Tuesday, April 29, 2008
Monday, April 14, 2008
Saturday, April 12, 2008
Tuesday, April 8, 2008
From the box, the PDA mount has a little spring lever that provides constant tension for the suction cup that holds the thing to the windshield. I tapped the pin out of the lever and removed that whole suction cup assembly so I could mount it directly to the pillar trim, as you can see in the above pic.
Then I cut a notch at the botom outside corner of the pillar trim. This is to allow the power cord and the audio cord to be out of sight and out of the way except for the portions that are in the PDA. I already had the two cords sticking through the dash before I put the pillar trim back on.
And, here's the finished result. Not what you'd call "trick", but it looks better than having it hang from the windshield and with cords strewn over the dash. I do want to find a couple 90-degree elbow adapters for the two cords so it pulls them out of view a little more--especially that power cord on the bottom.
Then, it was time for the Bondo. I put an initial base layer of filler over the affected areas. I sanded, then added a bit more where there were low spots. Sanded again, and then hit a couple of other obvious spots one time more.
Now, my approach to the roof was a little different than what other people would have done. Ideally, the whole front section would have been stripped down to metal and a larger area hit with a thin layer of Bondo, followed by a lot of sanding and smoothing and repeated process. However, my plan for the roof was different than a traditional smooth and paint to match job. I wanted to add a utility/off-road touch to the car by covering the roof with a tough, durable truck bed liner. Weird, I know. I haul mountain bikes a lot on the roof, and am constantly laying things on the roof, so I wanted to go this route. With the factory roof rack lines that were black and separated the roof from the rest of the car, I thought it might work. And, as a bonus, it would cover many of the small imperfections that would have taken hours and hours to work out. If not for the fact that I'm putting a bicycle carrier on the roof rack, I probably would not have gone this route. Hard to tell how it will look until the car is finished, with the complete rack setup installed.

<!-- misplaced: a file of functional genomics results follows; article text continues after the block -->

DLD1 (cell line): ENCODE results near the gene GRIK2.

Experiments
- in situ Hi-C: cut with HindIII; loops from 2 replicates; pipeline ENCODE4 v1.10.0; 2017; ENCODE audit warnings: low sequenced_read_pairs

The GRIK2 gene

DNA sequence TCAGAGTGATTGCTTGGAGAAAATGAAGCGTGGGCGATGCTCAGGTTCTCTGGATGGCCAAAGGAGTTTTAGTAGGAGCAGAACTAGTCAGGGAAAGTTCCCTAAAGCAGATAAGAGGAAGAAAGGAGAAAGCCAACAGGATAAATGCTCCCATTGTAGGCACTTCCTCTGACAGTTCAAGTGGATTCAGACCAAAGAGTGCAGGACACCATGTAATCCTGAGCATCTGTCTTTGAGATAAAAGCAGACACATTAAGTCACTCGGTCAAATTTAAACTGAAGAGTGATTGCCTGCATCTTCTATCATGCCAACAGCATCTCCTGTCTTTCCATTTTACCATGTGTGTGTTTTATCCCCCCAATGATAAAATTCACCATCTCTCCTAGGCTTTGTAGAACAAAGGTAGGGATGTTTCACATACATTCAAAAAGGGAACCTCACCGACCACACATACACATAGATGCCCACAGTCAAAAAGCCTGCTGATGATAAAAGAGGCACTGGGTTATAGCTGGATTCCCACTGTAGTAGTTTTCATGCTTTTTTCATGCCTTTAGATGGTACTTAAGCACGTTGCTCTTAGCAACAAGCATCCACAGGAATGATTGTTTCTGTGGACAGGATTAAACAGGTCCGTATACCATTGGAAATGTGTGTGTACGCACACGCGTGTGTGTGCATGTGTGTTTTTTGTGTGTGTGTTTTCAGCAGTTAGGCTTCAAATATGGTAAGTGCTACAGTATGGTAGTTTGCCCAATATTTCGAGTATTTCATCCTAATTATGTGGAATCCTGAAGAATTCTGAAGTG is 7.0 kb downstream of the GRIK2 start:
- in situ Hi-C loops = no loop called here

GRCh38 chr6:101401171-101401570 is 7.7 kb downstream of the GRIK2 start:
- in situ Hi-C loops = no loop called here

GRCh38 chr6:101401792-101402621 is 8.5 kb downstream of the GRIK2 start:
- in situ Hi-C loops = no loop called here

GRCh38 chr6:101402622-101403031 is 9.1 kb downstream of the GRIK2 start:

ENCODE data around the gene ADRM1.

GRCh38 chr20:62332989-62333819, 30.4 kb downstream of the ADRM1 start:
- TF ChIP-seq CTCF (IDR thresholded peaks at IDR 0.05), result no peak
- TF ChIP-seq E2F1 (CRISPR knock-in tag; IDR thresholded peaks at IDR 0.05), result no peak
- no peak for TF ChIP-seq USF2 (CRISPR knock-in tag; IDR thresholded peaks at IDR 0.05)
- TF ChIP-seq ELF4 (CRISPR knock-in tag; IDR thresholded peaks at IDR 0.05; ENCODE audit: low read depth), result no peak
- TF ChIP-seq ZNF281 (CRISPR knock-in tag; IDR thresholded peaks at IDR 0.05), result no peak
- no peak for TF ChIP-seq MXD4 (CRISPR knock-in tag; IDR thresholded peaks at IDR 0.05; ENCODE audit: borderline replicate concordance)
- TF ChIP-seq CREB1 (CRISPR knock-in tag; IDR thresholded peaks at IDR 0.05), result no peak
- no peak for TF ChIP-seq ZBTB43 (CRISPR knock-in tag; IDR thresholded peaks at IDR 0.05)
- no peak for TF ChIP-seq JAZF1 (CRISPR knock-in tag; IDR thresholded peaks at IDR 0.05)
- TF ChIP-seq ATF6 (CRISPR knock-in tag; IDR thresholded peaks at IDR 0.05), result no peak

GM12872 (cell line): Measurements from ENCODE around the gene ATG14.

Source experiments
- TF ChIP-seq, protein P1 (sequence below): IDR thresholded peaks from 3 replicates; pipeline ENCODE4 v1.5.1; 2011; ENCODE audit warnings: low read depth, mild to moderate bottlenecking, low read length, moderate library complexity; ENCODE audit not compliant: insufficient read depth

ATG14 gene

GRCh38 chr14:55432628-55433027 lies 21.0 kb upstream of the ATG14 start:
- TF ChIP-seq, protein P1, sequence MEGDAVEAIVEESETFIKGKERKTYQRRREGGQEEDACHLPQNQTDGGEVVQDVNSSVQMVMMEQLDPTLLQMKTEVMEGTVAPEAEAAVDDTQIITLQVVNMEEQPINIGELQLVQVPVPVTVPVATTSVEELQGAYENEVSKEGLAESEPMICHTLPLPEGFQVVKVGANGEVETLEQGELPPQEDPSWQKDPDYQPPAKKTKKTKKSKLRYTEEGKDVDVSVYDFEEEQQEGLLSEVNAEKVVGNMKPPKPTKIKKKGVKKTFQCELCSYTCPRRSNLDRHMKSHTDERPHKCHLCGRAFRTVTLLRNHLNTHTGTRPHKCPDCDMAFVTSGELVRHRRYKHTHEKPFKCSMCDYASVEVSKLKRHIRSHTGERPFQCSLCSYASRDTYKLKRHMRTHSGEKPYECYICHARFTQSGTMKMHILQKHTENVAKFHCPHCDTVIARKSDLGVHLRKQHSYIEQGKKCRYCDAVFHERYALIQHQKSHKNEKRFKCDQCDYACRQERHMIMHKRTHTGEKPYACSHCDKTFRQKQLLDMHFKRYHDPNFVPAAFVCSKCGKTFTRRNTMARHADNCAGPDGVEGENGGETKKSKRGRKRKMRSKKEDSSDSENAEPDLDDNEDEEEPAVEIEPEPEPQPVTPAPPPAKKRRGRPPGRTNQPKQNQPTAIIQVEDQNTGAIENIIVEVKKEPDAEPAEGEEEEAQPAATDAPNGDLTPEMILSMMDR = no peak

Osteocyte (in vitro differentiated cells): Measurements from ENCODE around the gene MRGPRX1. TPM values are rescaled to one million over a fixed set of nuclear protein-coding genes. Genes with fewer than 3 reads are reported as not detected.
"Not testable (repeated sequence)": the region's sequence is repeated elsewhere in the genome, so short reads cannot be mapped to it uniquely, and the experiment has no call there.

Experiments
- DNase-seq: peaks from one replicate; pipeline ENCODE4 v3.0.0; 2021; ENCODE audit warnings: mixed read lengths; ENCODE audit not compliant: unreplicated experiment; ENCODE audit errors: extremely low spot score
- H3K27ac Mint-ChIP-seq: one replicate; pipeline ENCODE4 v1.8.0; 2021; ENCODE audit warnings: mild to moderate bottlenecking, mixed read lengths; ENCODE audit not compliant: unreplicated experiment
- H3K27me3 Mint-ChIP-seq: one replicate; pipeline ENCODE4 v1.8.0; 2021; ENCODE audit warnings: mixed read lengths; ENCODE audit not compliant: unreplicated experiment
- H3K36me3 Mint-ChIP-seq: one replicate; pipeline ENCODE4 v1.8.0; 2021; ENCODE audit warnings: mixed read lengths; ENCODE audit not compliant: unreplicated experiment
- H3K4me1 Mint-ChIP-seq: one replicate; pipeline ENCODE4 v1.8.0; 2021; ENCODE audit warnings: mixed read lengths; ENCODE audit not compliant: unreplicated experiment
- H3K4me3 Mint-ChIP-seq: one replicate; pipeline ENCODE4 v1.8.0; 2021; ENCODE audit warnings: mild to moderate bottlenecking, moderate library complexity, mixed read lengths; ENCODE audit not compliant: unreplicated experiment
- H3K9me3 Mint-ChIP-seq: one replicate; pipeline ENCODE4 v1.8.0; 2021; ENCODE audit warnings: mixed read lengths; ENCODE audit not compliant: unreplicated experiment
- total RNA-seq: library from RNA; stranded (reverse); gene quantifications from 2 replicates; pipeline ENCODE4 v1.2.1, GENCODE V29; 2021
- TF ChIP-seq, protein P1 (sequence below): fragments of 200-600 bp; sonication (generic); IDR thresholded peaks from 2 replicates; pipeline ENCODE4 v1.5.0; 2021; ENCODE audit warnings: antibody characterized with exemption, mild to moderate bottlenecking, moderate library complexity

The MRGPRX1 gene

I cut the beams into pieces that fit the strip that needed reinforced, then flattened the ends to help them fit into place between the roof beams in Project Green. Then, I wedged them in place and positioned them where needed. The first beam and the windshield support beam had been gapped a little from the roof structure, and there didn't seem to be a way to bring the two together. Besides, this method offered the strucural rigidity under the damaged area that I wanted.
I was rather pleased with the finished product. It has a LOT of strength/support, and I thinkI could sit on that portion of the roof and not worry about those dents falling back in.
Finally, I hit the beams that were cut and installed with a seam sealer. This should seal things together and be similar to the factory stuff that's squirted in there at assembly.